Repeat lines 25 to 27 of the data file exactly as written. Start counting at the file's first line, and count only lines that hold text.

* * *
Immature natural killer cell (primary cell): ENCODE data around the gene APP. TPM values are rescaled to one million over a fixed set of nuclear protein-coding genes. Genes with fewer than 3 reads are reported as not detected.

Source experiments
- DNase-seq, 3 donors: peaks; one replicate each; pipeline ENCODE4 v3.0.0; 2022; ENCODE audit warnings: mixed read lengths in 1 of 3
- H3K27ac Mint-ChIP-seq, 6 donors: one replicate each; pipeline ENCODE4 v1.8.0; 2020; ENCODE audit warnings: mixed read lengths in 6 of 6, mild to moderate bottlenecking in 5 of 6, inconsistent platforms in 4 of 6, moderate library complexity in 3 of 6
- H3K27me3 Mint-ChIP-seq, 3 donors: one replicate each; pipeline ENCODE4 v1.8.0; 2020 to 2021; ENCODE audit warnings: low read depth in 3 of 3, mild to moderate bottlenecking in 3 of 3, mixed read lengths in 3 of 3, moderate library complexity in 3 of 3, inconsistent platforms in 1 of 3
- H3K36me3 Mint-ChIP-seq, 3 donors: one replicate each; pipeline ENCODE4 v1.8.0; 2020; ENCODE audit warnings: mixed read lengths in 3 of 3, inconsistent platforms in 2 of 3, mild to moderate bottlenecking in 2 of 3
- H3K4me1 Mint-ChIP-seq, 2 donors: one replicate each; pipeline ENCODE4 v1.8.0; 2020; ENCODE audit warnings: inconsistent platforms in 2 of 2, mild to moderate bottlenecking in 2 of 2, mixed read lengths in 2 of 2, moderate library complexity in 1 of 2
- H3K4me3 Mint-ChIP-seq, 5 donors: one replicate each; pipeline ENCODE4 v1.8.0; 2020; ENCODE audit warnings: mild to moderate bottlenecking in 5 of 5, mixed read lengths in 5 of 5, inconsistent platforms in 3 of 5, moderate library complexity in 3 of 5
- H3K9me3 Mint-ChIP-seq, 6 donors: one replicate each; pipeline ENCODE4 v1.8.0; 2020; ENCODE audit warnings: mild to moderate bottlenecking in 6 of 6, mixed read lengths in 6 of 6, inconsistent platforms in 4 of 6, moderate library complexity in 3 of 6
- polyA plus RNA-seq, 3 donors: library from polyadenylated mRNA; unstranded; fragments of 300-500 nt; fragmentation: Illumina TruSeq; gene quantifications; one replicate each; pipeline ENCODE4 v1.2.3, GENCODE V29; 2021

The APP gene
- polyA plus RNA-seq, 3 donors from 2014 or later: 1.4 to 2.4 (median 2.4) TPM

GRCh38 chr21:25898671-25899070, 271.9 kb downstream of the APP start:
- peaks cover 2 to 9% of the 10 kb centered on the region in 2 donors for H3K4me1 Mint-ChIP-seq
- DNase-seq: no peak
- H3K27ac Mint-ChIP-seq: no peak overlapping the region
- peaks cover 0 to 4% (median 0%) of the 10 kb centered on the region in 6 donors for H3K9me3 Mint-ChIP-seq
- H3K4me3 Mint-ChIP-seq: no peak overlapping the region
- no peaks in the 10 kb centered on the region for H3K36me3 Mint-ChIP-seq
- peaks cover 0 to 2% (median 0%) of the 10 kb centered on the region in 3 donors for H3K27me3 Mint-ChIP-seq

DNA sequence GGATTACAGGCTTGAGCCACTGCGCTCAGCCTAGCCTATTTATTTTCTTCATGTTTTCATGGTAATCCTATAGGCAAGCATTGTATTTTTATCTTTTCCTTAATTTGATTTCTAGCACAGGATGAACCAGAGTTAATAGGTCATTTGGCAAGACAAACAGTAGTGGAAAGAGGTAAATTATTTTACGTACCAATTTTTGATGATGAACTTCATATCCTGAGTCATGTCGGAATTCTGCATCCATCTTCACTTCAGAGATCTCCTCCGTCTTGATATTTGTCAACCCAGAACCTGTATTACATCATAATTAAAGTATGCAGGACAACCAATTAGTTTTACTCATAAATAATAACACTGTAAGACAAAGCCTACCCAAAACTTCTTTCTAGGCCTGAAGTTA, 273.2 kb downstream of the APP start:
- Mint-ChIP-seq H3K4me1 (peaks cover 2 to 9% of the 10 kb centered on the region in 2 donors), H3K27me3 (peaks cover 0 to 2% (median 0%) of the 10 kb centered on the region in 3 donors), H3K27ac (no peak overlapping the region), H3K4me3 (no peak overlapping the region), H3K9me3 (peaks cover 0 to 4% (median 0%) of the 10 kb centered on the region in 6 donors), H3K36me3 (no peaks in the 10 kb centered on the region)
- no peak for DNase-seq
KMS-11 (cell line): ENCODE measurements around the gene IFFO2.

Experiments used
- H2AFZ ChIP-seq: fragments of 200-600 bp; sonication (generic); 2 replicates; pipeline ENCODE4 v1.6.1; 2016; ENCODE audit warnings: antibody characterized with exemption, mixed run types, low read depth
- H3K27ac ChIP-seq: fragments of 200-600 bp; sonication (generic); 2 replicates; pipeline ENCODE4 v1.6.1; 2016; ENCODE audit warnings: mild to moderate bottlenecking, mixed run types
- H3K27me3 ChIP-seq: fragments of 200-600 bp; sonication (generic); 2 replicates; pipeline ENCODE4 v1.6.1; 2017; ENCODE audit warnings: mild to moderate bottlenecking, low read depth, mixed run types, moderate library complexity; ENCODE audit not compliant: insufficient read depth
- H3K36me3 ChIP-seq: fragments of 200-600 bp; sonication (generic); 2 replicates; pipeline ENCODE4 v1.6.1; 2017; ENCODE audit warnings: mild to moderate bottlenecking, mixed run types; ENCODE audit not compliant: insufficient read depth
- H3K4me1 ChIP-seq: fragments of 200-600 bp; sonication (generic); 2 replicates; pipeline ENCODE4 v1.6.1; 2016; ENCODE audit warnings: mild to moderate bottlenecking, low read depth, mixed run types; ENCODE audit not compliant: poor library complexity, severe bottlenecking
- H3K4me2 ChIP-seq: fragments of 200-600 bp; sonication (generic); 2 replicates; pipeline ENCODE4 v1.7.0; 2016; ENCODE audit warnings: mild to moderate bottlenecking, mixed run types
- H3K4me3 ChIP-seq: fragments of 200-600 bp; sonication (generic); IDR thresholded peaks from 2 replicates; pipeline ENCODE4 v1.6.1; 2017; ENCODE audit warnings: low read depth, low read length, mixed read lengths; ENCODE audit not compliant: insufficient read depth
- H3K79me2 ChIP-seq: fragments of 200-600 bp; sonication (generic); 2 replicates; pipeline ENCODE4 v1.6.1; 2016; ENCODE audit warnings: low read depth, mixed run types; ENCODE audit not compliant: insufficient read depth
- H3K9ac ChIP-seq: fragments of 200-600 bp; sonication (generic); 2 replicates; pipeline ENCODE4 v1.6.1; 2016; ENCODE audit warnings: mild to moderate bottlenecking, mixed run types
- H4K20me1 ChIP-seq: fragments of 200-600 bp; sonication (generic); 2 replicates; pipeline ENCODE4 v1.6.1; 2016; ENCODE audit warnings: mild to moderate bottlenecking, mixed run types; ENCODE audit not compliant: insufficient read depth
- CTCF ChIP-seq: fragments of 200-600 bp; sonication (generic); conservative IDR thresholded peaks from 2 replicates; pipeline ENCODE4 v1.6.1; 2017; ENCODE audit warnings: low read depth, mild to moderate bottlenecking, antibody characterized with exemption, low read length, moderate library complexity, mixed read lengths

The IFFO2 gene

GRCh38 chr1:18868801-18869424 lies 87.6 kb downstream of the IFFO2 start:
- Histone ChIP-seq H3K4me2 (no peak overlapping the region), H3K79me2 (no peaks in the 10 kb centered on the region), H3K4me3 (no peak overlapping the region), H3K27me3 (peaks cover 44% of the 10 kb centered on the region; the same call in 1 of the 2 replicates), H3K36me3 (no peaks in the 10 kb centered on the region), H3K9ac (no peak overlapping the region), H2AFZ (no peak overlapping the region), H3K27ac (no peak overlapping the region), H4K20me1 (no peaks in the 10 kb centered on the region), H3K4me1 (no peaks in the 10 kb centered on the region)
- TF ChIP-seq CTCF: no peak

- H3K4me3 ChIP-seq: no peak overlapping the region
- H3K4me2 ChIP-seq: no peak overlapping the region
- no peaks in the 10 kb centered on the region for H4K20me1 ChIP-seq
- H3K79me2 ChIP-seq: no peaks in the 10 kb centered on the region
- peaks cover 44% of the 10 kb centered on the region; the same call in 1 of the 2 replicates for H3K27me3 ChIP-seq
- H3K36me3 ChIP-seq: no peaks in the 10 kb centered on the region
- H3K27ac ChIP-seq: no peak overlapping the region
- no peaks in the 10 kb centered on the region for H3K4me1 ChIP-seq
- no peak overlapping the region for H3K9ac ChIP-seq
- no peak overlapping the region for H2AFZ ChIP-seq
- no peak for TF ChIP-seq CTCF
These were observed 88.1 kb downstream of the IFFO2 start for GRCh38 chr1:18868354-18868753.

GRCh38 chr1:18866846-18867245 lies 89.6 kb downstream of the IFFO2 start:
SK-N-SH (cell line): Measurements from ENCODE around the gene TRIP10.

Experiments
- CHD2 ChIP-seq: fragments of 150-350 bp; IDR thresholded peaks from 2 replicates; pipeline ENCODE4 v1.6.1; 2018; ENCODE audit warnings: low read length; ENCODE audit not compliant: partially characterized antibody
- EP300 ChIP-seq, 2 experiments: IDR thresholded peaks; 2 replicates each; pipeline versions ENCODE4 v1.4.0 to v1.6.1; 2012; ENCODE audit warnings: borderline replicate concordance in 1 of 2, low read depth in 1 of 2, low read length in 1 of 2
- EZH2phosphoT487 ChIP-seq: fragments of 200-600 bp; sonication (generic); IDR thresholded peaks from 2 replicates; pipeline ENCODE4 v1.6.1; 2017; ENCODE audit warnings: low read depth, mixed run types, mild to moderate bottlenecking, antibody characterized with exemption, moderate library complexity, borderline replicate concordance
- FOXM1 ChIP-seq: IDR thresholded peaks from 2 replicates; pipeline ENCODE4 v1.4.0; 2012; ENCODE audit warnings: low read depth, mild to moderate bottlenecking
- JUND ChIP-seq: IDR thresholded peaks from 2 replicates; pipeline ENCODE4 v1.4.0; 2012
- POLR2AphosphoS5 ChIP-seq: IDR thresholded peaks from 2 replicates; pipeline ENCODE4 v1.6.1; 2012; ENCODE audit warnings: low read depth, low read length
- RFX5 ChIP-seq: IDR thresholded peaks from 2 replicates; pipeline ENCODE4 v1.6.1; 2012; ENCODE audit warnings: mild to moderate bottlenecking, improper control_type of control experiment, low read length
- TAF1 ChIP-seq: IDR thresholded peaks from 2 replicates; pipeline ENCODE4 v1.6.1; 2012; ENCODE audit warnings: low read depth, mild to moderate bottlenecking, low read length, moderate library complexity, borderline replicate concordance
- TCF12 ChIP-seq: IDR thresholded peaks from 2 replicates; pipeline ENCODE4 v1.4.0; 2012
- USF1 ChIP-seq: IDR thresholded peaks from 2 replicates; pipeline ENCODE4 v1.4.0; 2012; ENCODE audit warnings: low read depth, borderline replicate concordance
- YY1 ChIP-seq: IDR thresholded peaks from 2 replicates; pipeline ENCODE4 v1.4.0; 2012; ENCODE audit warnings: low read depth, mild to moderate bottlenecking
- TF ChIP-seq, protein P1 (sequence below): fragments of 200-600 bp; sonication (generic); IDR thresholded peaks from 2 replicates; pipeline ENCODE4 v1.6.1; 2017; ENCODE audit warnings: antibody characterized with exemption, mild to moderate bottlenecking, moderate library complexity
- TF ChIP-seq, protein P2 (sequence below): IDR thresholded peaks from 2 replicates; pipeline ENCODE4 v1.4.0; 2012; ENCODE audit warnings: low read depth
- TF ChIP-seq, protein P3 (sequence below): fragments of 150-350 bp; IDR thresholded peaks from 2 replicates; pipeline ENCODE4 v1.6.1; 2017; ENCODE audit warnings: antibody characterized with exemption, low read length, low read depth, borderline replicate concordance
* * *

Experiments used
- H2AFZ ChIP-seq: fragments of 200-600 bp; sonication (generic); 2 replicates; pipeline ENCODE4 v1.6.1; 2016; ENCODE audit warnings: antibody characterized with exemption, mixed run types, low read depth
- H3K27ac ChIP-seq: fragments of 200-600 bp; sonication (generic); 2 replicates; pipeline ENCODE4 v1.6.1; 2016; ENCODE audit warnings: mild to moderate bottlenecking, mixed run types